• Through God’s enabling grace, live out a lifestyle that honors Him. No, I am not prescribing a “legalistic” approach to handling loneliness, instead I am strongly suggesting that a willingness to be faithful to God in the way you live your life now will be the strongest possible means you have for worshipping Him. Worship God with the way you live your life. If certain friendships tend to draw out the worst in you – gossip, drunkenness, sexual immorality – you may need to abandon those relationships, too, at least for a season, until you get your bearings and are able to approach those relationships in strength (as opposed to courting more temptation).

We are all made of flesh, and vulnerable as such. Thank God He meets us in our weakness (Psalm 103:14).

When loneliness threatens to overwhelm, we are all tempted to “fix it” as fast as humanly possible. It’s worth remembering, I think, that Jesus often withdrew from His disciples and spent time alone with God. Jesus had to do this! Most of us, on the other hand, tend to fill up our lives with so many “soothing” distractions – dating sites, television, alcohol, movies, events, etc. – that we don’t have the time and mental space to draw close to God. And yet in doing so, we run the very big risk of making the same mistakes. Just imagine how bad it will be if you fail to learn from this tough season in life, and end up going through this pain and loneliness all over again.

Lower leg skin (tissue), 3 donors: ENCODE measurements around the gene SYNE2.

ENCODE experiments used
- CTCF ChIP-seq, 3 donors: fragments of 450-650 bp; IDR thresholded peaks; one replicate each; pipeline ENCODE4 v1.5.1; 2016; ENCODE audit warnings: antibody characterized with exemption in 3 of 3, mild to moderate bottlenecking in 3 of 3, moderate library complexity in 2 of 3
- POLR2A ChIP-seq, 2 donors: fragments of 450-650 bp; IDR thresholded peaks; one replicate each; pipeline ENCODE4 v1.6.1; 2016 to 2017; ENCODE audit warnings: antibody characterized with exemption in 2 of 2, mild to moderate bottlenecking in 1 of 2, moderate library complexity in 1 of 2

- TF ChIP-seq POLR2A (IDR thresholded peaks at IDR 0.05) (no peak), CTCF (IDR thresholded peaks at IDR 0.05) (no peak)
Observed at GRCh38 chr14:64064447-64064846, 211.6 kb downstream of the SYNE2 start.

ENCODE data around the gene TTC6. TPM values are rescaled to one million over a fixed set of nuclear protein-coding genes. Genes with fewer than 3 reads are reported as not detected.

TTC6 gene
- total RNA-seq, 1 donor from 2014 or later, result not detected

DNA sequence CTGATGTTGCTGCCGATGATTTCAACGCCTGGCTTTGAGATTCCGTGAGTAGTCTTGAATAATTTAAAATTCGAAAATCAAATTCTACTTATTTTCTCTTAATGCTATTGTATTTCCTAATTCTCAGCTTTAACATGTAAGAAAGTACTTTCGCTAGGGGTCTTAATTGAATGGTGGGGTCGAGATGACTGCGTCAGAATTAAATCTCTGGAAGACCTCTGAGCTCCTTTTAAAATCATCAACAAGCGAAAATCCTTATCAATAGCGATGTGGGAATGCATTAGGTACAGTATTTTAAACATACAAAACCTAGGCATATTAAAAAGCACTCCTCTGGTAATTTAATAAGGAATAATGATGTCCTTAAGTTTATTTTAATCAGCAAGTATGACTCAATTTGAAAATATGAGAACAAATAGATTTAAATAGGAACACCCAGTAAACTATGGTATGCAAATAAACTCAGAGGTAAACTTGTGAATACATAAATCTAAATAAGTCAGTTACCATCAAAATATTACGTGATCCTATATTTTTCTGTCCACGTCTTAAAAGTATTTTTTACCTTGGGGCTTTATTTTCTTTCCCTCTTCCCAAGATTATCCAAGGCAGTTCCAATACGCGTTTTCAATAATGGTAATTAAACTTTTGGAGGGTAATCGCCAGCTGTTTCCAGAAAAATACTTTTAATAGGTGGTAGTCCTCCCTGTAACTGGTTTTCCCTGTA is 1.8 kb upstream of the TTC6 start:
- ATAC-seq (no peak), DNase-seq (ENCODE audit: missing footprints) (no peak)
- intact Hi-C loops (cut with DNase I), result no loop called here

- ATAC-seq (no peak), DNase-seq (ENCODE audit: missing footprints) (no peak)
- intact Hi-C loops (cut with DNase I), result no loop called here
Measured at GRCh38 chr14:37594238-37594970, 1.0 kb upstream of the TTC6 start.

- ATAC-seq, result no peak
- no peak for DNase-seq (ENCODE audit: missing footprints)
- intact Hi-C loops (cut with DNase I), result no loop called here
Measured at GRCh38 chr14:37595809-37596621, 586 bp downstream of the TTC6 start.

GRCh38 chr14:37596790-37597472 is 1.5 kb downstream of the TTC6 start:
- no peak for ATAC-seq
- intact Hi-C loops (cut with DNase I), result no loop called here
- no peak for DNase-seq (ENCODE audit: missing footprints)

Instead, I am very simply suggesting that we “cooperate” with whatever God is doing by bringing us to a place where we have more time on our hands than we would wish. Rather than trek over to yet another Internet dating site, why not at least try to implement some of the bulleted points above, praying as you do that God would bless your efforts?

James 4:7-8 (ESV)
Submit yourselves therefore to God. Resist the devil, and he will flee from you. Draw near to God, and he will draw near to you. Cleanse your hands, you sinners, and purify your hearts, you double-minded.

Post a Comment

Your email is never published nor shared. Required fields are marked *

You may use these HTML tags and attributes <a href="" title=""> <abbr title=""> <acronym title=""> <b> <blockquote cite=""> <cite> <code> <del datetime=""> <em> <i> <q cite=""> <s> <strike> <strong>